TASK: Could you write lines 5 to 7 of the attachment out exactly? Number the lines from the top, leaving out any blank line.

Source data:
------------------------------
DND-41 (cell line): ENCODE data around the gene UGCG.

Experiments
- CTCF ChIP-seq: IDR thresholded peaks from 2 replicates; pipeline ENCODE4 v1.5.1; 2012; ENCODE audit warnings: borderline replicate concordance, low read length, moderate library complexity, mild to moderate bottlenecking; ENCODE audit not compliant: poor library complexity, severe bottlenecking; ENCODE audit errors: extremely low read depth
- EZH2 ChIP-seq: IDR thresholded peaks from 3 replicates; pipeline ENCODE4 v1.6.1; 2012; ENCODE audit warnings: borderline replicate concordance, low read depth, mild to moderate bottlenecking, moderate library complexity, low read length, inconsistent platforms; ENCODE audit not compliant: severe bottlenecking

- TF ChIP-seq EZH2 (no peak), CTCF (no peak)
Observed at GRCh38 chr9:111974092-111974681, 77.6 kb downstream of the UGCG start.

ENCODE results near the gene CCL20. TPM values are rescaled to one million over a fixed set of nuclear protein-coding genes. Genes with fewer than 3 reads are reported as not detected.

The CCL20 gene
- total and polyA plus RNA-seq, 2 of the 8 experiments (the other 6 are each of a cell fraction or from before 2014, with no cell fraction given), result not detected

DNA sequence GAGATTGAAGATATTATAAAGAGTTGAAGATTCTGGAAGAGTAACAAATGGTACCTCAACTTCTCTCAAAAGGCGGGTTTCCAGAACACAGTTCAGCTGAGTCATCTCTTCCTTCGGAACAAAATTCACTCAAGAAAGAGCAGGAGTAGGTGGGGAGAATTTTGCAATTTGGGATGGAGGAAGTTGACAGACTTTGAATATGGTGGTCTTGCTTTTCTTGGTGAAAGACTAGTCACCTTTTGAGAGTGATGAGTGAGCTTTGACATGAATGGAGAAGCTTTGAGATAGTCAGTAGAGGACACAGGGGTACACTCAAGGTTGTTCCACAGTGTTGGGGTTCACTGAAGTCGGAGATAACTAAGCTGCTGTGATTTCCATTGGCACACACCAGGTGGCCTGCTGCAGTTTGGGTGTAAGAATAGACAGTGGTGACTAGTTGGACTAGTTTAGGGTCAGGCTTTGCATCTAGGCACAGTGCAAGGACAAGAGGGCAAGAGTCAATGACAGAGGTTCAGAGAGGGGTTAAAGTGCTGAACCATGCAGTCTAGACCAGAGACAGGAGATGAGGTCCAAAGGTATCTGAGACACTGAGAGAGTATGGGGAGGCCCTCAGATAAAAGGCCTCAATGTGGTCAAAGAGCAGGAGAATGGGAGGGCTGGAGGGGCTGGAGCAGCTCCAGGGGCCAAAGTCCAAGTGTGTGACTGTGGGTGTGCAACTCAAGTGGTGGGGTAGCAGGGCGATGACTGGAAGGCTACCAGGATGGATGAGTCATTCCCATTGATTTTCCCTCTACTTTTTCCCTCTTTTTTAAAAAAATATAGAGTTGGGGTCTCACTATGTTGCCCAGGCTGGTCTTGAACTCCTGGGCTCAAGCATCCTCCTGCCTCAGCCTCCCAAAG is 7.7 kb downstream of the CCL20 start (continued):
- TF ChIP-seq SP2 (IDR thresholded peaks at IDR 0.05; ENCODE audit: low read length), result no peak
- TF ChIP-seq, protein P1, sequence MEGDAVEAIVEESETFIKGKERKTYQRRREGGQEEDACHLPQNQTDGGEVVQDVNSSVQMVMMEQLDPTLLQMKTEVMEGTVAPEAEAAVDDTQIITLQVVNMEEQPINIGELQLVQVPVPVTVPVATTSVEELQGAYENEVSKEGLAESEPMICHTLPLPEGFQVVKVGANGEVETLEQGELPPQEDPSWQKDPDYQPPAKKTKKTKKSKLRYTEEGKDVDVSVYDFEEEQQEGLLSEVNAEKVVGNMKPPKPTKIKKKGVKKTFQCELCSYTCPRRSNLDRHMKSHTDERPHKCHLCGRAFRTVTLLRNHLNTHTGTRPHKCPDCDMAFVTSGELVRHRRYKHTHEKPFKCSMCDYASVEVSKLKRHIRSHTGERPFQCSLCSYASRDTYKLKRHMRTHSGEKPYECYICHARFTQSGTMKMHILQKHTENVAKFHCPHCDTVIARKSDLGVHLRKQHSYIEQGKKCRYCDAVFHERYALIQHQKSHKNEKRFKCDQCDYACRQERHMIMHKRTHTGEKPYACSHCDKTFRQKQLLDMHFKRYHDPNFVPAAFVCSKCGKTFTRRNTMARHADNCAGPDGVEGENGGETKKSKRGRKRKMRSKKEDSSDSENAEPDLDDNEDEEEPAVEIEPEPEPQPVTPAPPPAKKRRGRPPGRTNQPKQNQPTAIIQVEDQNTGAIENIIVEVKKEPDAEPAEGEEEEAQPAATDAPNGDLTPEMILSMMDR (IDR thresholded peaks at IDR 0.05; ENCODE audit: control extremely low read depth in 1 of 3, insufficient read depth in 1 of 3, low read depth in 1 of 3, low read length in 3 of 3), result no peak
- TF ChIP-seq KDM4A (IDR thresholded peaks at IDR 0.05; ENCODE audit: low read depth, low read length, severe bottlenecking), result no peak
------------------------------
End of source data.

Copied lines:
- TF ChIP-seq EZH2 (no peak), CTCF (no peak)
Observed at GRCh38 chr9:111974092-111974681, 77.6 kb downstream of the UGCG start.

ENCODE results near the gene CCL20. TPM values are rescaled to one million over a fixed set of nuclear protein-coding genes. Genes with fewer than 3 reads are reported as not detected.